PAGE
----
Migration of the Raptors - Bird migration at the Strait of Gibraltar and other birding spots
Aktualisiert: Mai 10
In 2020, a sub-project of our photo project Wild Atlantic Coast was to be dedicated to the spectacular spring and autumn bird migration at the Strait of Gibraltar at the southern tip of Spain. But the pandemic outbreak of the Corona virus unfortunately forced us to break off prematurely in mid-March. Nevertheless, we were able to observe and photograph the impressive migration of a number of raptors from Morocco across the strait until the day of leaving in Andalusia - two days of which even included mass overflights of Black Kites and Short-toed Eagles. Later in the year, there were also opportunities to admire the migrated birds at their breeding and resting places in various places in Germany.
We travelled from the Alqueva reservoir in the Portuguese-Spanish border region to Andalusia and made a stopover in the charming El Rocío. With its exposed location on the edge of the Donana National Park, the equestrian town spread a very special atmosphere during these spring days.
More evening and morning impressions around the Charco de la Boca, the periodically flooded wetland (marisma) near El Rocío can be found here.
When wind and weather conditions allow, the skies above the Strait of Gibraltar - the strait that separates the African and European continents by only 15 km and connects the Mediterranean and the Atlantic Oceans - can get quite busy in the truest sense of the word. An estimated 30 million migratory birds in total, half a million of which are raptors, pass through this bottleneck every season from February to May and August to November on their way to and from their respective wintering grounds in Africa.
Since flapping their wings is an extraordinary effort for the raptors, they try to save as much of this energy as possible by gliding. Over the sea, the air does not heat up enough for sufficient thermals and so the animals spiral upwards on the land surface of the African or European coastal mountains with warm, rising air to then begin the relatively short journey across the strait in a straight-line glide. Due to the glide and the lack of thermals, the animals lose altitude and reach their destination continent at a very low altitude or only just above sea level. As a result, the arrival of the birds can be observed at eye level during the spring migration on the Spanish side between Algeciras and Tarifa. Against the backdrop of the Moroccan coastal mountains, the cargo ships passing through the strait and the wild foreground of the Spanish coast, very attractive and exciting pictures can be taken.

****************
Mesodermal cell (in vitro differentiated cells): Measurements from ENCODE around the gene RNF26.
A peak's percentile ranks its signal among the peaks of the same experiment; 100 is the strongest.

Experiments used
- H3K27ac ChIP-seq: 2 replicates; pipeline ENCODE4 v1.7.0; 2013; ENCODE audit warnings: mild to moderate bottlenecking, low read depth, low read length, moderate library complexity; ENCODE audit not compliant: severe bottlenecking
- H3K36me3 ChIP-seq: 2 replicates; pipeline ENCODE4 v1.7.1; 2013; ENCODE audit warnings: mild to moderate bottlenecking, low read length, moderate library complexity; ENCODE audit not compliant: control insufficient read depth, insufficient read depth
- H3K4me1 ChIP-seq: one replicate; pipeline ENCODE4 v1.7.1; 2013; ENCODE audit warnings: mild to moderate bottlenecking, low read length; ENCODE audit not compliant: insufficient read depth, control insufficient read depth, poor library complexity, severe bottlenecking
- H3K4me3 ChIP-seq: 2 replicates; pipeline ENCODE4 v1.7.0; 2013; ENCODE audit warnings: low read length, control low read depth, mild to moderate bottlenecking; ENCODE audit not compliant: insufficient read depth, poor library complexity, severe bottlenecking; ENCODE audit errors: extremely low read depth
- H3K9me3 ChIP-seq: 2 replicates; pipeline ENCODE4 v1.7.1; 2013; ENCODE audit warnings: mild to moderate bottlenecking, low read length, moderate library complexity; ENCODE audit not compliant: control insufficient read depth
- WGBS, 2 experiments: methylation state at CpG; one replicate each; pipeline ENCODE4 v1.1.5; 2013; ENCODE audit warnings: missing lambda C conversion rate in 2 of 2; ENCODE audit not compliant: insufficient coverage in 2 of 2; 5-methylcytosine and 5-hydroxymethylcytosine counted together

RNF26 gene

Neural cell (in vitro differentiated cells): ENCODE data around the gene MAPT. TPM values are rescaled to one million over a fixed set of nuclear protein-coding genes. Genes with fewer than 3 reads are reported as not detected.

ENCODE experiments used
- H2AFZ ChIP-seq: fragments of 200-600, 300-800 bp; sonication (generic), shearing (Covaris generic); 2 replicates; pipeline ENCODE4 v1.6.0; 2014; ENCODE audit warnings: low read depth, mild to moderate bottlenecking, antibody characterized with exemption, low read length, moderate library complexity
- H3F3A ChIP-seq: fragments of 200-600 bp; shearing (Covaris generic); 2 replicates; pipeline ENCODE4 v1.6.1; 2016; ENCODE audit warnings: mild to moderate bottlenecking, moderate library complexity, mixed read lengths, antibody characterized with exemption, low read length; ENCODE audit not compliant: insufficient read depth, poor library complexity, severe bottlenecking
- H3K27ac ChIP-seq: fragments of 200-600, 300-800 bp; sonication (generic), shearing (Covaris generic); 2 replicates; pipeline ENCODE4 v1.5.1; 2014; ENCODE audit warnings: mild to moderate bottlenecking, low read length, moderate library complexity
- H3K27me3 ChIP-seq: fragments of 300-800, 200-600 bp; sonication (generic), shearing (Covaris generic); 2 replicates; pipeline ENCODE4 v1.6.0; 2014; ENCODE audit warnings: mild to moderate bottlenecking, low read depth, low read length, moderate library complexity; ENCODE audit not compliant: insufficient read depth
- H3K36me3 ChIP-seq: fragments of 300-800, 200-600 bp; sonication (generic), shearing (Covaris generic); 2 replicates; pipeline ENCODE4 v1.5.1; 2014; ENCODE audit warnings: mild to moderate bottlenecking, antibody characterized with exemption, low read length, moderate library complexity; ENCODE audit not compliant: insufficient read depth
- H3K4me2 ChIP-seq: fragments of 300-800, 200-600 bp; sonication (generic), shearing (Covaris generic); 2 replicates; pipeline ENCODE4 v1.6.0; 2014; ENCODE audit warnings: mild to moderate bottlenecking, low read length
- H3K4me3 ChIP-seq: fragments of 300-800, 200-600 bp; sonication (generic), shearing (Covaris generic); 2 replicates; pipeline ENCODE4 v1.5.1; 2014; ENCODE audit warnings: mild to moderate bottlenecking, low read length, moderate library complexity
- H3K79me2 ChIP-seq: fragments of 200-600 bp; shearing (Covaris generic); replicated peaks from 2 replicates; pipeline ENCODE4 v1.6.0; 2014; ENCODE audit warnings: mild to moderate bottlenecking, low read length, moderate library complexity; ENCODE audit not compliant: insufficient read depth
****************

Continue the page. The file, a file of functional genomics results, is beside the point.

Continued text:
If unsuitable weather conditions on one side or the other of the strait cause birds to gather for the flyover, there can be veritable mass overflights in the following days.
In addition to bird migration, the southern tip of Spain sets a comparatively rich table for photographers due to its still diverse flora and fauna. We have compiled a few highlights as well as further shots of the raptors here.
The same applies to the Rock of Gibraltar, which we have already visited under incipient pandemic restrictions.
We have uploaded more photos of the "Rock" on this page.
Another wetland in southern Spain is not to be missed: Laguna de Fuente de Piedra, located in the province of Malaga. The saline lake is known for its rich fauna and is home to the largest breeding colony of pink flamingos in Spain. Our impressions can be found here.
The link to the next "Birding Hotspot" is best made via the Osprey: During our stay in the Westhavelland Nature and Star Park, at Lake Klietz and along the river Löcknitz, we were able to observe several pairs of this species, whose arrival on the European mainland we had the pleasure of witnessing as early as March.
More photographic highlights can be found at this link.
The stopover of the cranes in the National Park Vorpommersche Boddenlandschaft before their departure towards the south formed the photographic-ornithological finale of the year. We present this year's photo impressions here. A photo report from 2017 can be found in our travel blog here.